Tonne Goodman and Sam Shahid

Having done more than 185 cover shoots and still counting, Tonne Goodman discussed her career at Vogue and before that, Harper’s Bazaar and The New York Times Magazine, along with Sam Shahid, president and creative director of Shahid & Co., the ad agency, at Club Monaco Wednesday night.

Goodman released a book this month called “Point of View,” that was art directed by Shahid. The discussion was moderated by Ivan Shaw, corporate photography director of the Condé Nast Archives, who was a producer of the coffee table book (Abrams Books, $75). All three were dressed in similar beige Club Monaco pants suits.

Goodman, who was fashion director of Vogue from 2000 to 2018 and today serves as a contributing editor, also held posts at The Costume Institute at the Metropolitan Museum of Art, Life, and Calvin Klein, in addition to The New York Times Magazine and Harper’s Bazaar.

While showcasing many of the book’s photographs overhead on a big screen — ranging from Carolyn Murphy and Christy Turlington to Naomi Campbell, Caroline Kennedy, Adele, Beyoncé, Lady Gaga, Gigi Hadid, George Clooney, Gisele Bündchen and Serena Williams — Goodman said the industry dramatically changed in 2001 when celebrities replaced models as the cover subjects. That made things more difficult, but resulted in increased sales for the magazines.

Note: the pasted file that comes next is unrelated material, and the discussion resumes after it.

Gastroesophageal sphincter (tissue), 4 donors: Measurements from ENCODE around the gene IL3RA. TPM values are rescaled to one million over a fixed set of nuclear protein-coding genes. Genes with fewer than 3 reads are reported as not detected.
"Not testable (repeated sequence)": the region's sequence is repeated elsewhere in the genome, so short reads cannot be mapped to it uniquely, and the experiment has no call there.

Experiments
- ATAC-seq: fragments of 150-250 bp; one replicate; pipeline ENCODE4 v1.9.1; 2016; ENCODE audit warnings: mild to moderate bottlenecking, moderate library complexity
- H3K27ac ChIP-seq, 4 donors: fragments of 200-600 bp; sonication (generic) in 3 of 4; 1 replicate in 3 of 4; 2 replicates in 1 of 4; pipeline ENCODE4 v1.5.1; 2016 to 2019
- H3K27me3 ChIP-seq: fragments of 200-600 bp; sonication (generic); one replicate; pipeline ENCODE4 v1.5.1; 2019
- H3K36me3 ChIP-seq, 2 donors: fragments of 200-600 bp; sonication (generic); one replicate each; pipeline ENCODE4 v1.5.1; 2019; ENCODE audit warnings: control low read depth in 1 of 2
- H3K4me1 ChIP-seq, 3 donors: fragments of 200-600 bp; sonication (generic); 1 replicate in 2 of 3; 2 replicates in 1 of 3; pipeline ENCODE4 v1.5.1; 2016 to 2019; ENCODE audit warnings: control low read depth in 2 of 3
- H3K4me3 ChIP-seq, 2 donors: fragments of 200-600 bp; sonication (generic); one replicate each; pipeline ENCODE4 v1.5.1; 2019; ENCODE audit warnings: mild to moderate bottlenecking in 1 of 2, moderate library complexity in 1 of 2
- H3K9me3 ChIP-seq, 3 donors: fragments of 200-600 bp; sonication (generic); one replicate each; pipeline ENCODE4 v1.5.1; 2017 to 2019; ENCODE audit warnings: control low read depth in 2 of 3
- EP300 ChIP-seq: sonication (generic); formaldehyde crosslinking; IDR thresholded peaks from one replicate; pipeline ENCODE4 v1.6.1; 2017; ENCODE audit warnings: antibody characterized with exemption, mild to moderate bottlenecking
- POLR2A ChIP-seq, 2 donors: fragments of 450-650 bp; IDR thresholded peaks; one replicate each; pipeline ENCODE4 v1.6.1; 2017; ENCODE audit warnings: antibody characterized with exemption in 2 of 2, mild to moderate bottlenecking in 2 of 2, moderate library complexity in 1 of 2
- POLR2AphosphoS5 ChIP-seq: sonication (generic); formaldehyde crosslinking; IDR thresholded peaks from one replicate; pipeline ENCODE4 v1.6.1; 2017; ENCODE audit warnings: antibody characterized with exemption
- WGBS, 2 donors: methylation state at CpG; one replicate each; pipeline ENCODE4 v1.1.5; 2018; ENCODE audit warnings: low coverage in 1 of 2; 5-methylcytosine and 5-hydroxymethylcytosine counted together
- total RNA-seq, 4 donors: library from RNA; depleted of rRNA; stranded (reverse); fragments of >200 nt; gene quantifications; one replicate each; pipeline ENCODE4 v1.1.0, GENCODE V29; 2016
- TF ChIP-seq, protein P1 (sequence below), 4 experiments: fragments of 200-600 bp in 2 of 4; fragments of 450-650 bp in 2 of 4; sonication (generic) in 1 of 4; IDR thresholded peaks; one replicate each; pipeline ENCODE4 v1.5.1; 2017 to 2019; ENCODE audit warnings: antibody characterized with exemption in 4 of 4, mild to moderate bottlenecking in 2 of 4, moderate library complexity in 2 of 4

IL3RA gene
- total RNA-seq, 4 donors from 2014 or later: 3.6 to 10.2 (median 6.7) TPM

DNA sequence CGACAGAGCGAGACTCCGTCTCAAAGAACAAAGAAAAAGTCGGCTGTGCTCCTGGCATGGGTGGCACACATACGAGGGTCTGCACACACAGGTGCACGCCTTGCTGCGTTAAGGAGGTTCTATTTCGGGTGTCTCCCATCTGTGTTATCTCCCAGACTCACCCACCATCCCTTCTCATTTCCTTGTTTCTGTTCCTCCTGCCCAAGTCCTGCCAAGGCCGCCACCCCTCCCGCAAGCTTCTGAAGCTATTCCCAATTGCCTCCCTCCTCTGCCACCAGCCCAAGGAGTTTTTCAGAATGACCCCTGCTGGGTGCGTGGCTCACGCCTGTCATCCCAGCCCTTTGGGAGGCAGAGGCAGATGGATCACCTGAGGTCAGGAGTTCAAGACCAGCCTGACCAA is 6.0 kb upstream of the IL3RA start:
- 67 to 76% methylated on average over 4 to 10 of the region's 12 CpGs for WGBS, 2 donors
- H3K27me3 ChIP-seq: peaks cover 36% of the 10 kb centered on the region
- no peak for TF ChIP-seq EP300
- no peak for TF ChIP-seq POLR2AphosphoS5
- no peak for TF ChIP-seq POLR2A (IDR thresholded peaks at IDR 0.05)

“It’s a very different process. With models, they’re your absolute best friend and cohort and they throw the clothes on and they know what they’re doing and they’re brilliant,” Goodman said. “With celebrities, they’re also brilliant but in their own way. They’re possessive of their identities, so you have to ease them into assuming the Vogue identity which is a standard….It becomes a trust issue and it always works out. Even the difficult shoots.”

Among the photographers who were highlighted and discussed during the presentation were Steven Meisel, Herb Ritts, Bruce Weber, Mario Testino, Peter Lindbergh, Inez Lamsweerde, Vinoodh Matadin, Helmut Newton, Steven Klein and Annie Leibovitz. It was a walk down memory lane for many in the audience, who included Grace Coddington, Paul Cavaco, Wendy Goodman, Carolyn Murphy, Charles Fagan, and Mark Bozek.

Shahid, who talked about his career at Calvin Klein and later at his own firm working for clients such as Versace and Banana Republic, recalled the Calvin Klein onsert that he art directed, which was originally presented to Rolling Stone (which turned it down), Interview and finally Vanity Fair. He said Calvin Klein ended up paying $100,000 to VF for the 116-page ad onsert.

Asked what was her most rewarding shoot during the audience Q and A, Goodman said it was hands-down Michelle Obama whom she styled three times.

When questioned who is on her wish list to style for a cover, Goodman paused for a second and replied, “The next female president of the United States,” which got a round of applause.

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